Do you get coffee withdrawal headaches on Yom Kippur? Do you feel lonely every time you misplace your mobile phone? Do you find yourself checking your email twenty times a day and compulsively googling the details of new acquaintances? You know you're overdoing it, don't you? But you have no idea how to stop.

A good cup of coffee is relaxing, just as a mobile phone is a real time saver. The web is a boon for mankind, and Silicon Valley richly deserves our thanks—but none of these should come at the expense of our self-control. Surely such luxuries were invented for our convenience and pleasure, not as instruments of oppression.

Once the cravings have died down, you'll be able to ease yourself back into the saddleHow do you regain control? You go cold-turkey for a while. Break the habit and just stop indulging. Clear the caffeine out of your system, disconnect the batteries and communicate by snail-mail. It will hurt for a while, you'll find yourself loitering in front of cafes just sniffing the fumes, every time a phone rings your trigger-hand will clutch vainly for your holster and you'll miss the instancy of IM, but you'll be all the better for the experience.

After just a few weeks, once the cravings have died down, you'll be able to ease yourself back into the saddle, secure in the knowledge that you've conquered your demons and are now free to enjoy and benefit from the pleasures of life again, this time in moderation.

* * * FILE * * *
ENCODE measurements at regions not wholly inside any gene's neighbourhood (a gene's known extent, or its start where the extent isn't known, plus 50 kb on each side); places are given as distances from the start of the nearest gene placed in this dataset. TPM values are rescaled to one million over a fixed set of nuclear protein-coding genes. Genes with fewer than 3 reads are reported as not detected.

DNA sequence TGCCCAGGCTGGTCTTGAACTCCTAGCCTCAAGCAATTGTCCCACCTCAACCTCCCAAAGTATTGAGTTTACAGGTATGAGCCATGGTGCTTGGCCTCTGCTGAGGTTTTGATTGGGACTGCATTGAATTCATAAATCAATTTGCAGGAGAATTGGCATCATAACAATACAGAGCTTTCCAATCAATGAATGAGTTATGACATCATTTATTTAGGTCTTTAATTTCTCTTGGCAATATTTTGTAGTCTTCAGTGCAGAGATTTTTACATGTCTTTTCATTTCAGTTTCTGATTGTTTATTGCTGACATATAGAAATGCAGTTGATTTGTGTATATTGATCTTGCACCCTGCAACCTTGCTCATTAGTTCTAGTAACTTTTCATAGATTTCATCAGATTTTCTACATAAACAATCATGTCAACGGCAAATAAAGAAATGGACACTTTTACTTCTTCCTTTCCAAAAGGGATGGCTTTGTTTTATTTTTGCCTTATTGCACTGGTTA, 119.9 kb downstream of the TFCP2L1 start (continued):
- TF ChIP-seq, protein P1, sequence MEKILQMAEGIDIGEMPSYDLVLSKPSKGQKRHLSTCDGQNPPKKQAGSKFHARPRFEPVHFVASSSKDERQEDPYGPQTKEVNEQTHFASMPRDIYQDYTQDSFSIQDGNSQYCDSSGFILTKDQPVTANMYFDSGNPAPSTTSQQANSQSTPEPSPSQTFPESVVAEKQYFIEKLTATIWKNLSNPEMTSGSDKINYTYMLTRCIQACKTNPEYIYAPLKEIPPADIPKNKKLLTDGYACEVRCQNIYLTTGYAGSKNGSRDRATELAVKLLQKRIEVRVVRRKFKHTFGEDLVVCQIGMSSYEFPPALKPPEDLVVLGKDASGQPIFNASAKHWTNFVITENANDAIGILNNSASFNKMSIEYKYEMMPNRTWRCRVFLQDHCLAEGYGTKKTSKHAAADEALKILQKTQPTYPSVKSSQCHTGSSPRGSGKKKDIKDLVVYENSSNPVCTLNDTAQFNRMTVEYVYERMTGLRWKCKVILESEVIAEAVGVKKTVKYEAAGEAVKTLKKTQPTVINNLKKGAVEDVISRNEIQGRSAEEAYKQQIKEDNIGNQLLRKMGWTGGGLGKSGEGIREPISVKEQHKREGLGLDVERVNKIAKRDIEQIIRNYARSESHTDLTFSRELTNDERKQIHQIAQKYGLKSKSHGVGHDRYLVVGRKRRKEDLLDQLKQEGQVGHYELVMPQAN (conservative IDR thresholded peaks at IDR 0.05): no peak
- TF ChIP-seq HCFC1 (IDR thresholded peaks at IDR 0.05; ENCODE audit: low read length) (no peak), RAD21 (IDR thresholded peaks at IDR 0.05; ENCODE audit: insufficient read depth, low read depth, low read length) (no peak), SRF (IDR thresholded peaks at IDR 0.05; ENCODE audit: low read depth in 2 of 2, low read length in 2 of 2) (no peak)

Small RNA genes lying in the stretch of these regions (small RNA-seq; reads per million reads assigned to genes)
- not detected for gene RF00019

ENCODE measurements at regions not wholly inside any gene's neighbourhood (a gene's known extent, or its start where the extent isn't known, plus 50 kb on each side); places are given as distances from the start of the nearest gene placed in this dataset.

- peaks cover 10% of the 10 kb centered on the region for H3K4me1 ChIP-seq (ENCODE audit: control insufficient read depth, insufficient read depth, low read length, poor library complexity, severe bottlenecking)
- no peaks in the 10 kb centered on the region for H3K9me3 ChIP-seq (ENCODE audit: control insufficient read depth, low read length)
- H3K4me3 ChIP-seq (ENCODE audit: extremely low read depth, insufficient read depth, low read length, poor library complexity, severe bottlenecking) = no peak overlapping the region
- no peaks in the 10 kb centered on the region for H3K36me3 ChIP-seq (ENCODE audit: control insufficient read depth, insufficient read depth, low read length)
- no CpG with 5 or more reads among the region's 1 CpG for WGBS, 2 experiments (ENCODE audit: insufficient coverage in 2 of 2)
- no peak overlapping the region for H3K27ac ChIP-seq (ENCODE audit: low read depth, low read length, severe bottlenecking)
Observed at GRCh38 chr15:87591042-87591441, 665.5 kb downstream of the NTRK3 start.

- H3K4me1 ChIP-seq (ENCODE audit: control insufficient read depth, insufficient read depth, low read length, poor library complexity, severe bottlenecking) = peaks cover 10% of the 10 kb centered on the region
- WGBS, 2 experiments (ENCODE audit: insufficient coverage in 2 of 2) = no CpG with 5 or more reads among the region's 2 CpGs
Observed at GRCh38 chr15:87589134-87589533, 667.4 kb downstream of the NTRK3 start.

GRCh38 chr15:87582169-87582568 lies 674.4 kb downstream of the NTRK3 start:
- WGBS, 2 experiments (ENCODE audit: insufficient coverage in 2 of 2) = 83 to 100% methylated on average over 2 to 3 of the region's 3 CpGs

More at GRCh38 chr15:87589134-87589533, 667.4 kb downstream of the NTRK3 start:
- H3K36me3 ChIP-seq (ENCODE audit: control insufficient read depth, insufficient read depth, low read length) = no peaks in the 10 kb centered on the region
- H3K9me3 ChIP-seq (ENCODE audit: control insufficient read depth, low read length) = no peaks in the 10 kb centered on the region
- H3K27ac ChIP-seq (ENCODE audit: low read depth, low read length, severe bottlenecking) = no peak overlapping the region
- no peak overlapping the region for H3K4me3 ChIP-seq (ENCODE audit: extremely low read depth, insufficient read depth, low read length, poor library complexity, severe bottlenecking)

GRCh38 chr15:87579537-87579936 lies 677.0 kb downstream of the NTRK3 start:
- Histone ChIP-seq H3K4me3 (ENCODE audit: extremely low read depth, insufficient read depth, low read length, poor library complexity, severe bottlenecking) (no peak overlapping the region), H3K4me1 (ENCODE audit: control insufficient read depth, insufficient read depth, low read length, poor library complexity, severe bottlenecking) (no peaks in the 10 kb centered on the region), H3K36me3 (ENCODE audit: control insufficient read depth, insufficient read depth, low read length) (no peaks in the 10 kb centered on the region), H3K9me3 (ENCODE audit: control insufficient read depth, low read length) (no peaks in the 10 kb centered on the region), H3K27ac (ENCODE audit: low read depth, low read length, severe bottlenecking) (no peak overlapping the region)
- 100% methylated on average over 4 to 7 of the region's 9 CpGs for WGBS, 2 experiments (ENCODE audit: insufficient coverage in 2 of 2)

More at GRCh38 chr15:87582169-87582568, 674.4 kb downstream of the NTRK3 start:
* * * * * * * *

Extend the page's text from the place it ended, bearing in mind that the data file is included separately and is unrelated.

Passover is all about avoidance and self-control. Heaven forbid that a bagel should show up at the seder. Matzah, matzah and only matzah is the bill of fare. We spend weeks tracking down the most minute particle of bread and disposing of it. Forbidden, verboten, totally unacceptable.

Just a few weeks later we observe the Second Passover. Originally enacted as a make-up opportunity for those who missed Passover, nowadays we commemorate the day by making sure to indulge in some matzah, but simultaneously we are permitted bread and other chametz on the table.

In Chassidic terminology, bread and similar leaven is said to represent a puffed up sense of self worth. Avoiding chametz on Passover is analogous to swearing off arrogance and ego. It's dangerous to overdose on conceit; addictive in the extreme and liable to distract a person from his or her true purpose. So we take the pledge and do whatever we can to eradicate vanity from our system.

The Second Passover represents a more mature perspective on lifeHowever there is a time and place for a healthy dose of self-esteem and self-respect. It takes confidence to stand up straight when all others stoop, to follow the path less traveled and maintain feelings for our religion despite the slings of scoffers. The Second Passover represents a more mature perspective on life; having battled our addiction and come out on the other side, we can now afford to gain from our pain and utilize that which was previously forbidden.

By serving matzah and bread together on the Second Passover, we demonstrate our success in having overcome our obsessions and cravings, and our new-found ability to sublimate our desires. Now that the addiction has been defeated, we can begin to enjoy and employ the luxuries of life in our service of G‑d.